- Controls and the Automation CoE at Halliburton, Jason Dykstra (Halliburton) & Daniel Viassolo (Halliburton)
- Challenges of Ultra Deep Water Subsea Drilling and Production Controls, John C. Bartos (Cameron) & Matthew Franchek (University of Houston)
Dynamic Modeling of a Bottom Hole Assembly (BHA) for directional drilling control, Alan Sun (Halliburton)
InfoSymbioticSystems/DDDAS – a Unification Paradigm for Sensing and Control Systems
11:40am – 1:20pm, Room 5, Monday, June 17th
Organizer: Frederica Darema – AFOSR
There has been significant increase in our ability but also in the challenges for understanding and analysis of complex systems, whether they are natural or engineered systems. Moreover, building, and managing the operation of engineered systems, not as isolated components but in the context of systems-of-systems interdependence among components of engineered systems, and engineered systems and their natural environments, such as critical infrastructure systems, communications, manufacturing, environmental, medical and health systems, for example. InfoSymbioticSystems/DDDAS (Dynamic Data Driven Applications Systems) is a paradigm whereby data inputs are dynamically incorporated into an executing application model, to improve the accuracy and efficiency of the model, and in reverse, where the executing model can control the instrumentation process. In InfoSymbiotics/DDDAS, sensing and control are dynamically coupled with models of these systems. The panel will address advances that can be engendered in the framework of such new directions for control systems approaches.
- Prof. Dennis Bernstein - U of Michigan
- Prof. Suhada Jayasuriya - U. of Central Florida
- Prof. William (Mac) McEneaney - UC San Diego
- Prof. Abani Patra - SUNY-Buffalo
- Prof. Mario Rotea - U of Texas - Dallas
UTRC Special Session:
Integrated Building Systems
11:40am – 1:20pm, Room 16, Monday, June 17th
Organizers and speakers: Dr. Sonja Glavaski, UTRC Group Leader, Controls Systems
Dr. Marcin Cychowski, UTRC Ireland Team Leader, Control Systems & Optimization
All conference attendees are invited to attend a special presentation reviewing United Technologies Research Center's (UTRC) key capabilities and recent research
accomplishments in the area of high performance integrated building systems (IBS). These systems require increasingly sophisticated dynamic modeling and control to
achieve the levels of performance demanded by end users. A key topic of discussion will focus on recent advances in a collaborative, concurrent engineering approach
to IBS modeling, energy performance monitoring, control and optimization.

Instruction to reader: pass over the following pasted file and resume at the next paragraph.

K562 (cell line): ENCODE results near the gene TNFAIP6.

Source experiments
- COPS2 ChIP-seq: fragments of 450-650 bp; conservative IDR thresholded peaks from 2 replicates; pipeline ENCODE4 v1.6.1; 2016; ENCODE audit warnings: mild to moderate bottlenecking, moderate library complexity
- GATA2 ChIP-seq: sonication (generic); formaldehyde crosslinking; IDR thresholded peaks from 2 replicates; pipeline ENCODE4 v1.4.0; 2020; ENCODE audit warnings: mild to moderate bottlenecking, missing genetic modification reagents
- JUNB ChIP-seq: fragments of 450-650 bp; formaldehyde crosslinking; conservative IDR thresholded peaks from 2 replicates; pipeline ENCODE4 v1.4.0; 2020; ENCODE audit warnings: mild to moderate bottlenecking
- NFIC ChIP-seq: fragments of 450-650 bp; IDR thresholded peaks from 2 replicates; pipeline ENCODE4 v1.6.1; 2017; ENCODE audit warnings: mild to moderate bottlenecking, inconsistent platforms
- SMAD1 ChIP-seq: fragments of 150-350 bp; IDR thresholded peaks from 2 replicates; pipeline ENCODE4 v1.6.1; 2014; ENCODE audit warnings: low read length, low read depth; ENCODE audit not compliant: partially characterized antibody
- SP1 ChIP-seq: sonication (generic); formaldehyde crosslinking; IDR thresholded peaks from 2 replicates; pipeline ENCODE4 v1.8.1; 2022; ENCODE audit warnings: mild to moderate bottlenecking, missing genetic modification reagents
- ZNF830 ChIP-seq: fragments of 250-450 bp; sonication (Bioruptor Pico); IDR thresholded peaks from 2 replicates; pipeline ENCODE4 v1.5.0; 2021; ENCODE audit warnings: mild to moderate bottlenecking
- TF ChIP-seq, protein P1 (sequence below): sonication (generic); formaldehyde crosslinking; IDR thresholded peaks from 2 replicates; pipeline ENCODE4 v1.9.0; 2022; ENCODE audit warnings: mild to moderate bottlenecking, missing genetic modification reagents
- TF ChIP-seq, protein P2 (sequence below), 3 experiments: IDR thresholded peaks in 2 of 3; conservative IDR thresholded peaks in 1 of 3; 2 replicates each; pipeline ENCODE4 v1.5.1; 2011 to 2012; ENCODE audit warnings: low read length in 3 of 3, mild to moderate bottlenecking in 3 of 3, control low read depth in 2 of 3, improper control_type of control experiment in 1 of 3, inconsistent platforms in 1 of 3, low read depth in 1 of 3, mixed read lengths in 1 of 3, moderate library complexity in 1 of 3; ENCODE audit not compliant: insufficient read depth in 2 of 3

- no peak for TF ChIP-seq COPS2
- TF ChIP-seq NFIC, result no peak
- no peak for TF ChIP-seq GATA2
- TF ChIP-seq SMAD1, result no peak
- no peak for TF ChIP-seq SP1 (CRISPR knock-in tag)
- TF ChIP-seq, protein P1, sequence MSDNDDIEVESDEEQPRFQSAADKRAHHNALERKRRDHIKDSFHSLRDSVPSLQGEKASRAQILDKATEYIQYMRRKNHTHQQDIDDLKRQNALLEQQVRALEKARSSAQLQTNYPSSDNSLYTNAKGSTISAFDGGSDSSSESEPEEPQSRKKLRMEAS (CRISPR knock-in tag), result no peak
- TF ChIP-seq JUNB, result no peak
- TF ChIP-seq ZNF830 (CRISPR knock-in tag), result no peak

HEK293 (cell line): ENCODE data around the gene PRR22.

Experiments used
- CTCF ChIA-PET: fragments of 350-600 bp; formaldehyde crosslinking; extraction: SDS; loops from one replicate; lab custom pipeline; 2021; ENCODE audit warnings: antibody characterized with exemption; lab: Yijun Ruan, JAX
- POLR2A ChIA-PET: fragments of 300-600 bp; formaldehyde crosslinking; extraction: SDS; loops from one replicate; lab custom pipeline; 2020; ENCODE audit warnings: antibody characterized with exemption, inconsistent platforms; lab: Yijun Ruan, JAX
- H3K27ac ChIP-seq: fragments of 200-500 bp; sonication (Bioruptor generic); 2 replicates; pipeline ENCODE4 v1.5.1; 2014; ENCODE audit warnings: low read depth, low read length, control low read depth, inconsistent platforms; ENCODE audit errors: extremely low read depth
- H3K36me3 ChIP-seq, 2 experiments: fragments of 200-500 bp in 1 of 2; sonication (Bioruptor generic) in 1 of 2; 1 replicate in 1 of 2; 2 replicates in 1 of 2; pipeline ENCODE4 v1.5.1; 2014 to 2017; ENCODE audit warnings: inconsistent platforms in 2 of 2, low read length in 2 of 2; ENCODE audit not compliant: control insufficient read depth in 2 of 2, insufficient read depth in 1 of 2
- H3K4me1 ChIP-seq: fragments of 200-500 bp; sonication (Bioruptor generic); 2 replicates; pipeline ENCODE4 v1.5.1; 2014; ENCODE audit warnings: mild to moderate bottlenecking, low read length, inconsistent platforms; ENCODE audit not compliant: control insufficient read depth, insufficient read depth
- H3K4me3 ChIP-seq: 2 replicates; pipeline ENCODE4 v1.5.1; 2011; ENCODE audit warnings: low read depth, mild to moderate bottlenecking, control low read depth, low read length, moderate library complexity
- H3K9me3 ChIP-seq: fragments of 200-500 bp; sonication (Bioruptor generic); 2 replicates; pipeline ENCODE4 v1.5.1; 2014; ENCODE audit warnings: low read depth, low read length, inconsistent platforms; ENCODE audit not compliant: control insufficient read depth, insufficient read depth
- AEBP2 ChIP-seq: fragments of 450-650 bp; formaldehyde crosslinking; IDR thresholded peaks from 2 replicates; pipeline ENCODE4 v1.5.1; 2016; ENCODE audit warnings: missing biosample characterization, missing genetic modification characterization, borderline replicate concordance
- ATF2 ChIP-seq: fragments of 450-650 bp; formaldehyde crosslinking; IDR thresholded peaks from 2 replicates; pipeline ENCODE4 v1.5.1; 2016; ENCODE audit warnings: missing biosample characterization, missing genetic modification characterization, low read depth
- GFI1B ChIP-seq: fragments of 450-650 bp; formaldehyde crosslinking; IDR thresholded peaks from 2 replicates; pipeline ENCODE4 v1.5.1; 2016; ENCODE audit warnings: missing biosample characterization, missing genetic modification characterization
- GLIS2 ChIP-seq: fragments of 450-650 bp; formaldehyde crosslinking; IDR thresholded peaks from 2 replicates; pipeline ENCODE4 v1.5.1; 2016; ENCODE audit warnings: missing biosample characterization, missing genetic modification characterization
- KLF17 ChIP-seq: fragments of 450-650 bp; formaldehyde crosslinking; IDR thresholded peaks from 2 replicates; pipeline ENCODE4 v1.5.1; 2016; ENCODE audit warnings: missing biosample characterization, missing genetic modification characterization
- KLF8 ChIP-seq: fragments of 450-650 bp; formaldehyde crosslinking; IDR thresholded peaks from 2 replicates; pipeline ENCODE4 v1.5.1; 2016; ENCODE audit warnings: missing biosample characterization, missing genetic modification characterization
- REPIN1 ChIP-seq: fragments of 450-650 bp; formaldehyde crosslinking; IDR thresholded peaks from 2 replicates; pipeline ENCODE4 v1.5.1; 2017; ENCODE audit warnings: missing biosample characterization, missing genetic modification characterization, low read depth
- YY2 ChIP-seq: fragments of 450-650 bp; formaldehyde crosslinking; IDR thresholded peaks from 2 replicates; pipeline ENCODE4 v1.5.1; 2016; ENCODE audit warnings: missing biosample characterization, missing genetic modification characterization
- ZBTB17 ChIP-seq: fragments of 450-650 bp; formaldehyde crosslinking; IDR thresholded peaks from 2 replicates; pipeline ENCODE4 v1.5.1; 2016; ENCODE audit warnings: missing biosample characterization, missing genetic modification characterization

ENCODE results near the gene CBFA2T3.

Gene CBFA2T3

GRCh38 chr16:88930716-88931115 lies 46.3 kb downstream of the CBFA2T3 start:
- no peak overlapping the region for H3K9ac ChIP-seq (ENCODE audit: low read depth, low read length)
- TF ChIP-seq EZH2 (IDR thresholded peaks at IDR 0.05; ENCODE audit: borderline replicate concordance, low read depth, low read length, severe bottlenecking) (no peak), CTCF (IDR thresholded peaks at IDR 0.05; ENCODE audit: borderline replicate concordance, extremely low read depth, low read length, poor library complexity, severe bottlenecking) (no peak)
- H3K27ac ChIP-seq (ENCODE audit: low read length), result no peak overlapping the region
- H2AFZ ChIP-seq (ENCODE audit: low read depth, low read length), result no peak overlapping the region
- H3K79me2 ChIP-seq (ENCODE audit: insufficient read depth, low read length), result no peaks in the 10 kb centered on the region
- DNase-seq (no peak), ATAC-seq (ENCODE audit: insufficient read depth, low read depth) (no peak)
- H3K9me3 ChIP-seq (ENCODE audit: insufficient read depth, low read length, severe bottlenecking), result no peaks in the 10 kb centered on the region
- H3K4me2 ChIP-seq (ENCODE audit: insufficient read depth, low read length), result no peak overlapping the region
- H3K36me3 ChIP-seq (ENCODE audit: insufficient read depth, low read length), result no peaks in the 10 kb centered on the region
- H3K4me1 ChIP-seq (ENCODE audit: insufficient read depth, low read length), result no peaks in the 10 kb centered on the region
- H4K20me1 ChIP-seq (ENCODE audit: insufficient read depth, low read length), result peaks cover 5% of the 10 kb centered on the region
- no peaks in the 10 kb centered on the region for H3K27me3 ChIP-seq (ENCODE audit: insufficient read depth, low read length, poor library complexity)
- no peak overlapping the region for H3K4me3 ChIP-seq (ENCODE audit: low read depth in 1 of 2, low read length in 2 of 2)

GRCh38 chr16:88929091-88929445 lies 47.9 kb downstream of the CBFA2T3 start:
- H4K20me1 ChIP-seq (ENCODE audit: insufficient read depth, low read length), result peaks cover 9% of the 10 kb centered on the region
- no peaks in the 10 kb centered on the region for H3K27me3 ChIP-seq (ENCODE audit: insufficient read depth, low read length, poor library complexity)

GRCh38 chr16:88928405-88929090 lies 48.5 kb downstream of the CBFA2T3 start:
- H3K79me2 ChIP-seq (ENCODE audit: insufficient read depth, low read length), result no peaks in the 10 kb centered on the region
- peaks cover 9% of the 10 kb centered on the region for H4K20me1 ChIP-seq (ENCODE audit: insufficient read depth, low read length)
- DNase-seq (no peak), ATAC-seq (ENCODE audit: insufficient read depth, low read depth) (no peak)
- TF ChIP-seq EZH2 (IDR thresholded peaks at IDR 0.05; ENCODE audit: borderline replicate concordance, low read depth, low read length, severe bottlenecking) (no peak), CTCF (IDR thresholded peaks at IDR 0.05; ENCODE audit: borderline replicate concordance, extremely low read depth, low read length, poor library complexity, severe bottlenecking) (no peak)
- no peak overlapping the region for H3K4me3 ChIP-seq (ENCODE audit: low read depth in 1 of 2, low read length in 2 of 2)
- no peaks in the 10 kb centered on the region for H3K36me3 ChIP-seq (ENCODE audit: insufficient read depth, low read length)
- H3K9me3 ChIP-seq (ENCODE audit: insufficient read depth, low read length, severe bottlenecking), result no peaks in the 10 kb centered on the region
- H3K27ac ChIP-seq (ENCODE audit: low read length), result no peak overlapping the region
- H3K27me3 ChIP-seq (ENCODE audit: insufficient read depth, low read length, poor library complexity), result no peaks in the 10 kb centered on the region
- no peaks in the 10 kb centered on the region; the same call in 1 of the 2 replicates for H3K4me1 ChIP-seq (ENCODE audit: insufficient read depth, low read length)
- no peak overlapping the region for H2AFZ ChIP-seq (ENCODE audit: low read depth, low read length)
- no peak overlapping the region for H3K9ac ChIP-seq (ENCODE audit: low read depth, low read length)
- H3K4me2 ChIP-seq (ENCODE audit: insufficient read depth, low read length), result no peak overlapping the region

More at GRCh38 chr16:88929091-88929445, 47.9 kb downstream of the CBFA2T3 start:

Employment opportunities in the areas of dynamical systems modeling, analysis, and control design for complex HVAC, building, and aerospace systems will be
History of Women in Control
12:10pm – 1:20pm, Room 2, Tuesday, June 18th
Organizer: Bozenna Pasik- Duncan, Founder and Advisor of Women in Control, University of Kansas
Sponsored by: Women in Control (WIC), IEEE WIE Committee, American Automatic Control Council (AACC) and University of Kansas
Organizing and Program Committee: includes co-founders, sponsors and supporters, past and present chairs of Standing Committee on Women in Control.
Purpose: This Special Session on History of Women in Control is designed to increase the general awareness of the importance of encouraging women to a control field and to make the Control Systems Society (CSS) aware of 25 year history of Women in Control. This Special Session will bring the visibility to important contributions made by women in control to the CSS Society during those 25 years. It will give the unique opportunity to demonstrate that a glass ceiling for women in control does not exist?... It will also give the opportunity to present women in control as remarkable women and remarkable citizens of the control community. History of Women in Control is the success story of women in control group that has served as a role model for other societies and organizations. This Session which will be also open to high school students and teachers from the invited local schools has its another goal: to attract K-12 female students to control.
This 2 hour Session includes presentations by founders, sponsors and supporters and by all past and present chairs of the Standing Committee on Women in Control. All members of WIC Group will be invited and the NSF support will be requested.
Additional information can be found at
Panel on Funding Resources
12:10pm – 1:20pm, Room 3, Tuesday, June 18th
Organizer: Fahmida Chowdhury, National Science Foundation
In this session, representatives from various federal agencies will present information about research funding opportunities within their organizations, how to
submit proposals, what type of review process they use, and other relevant topics. The list of federal agencies includes National Science Foundation (NSF), National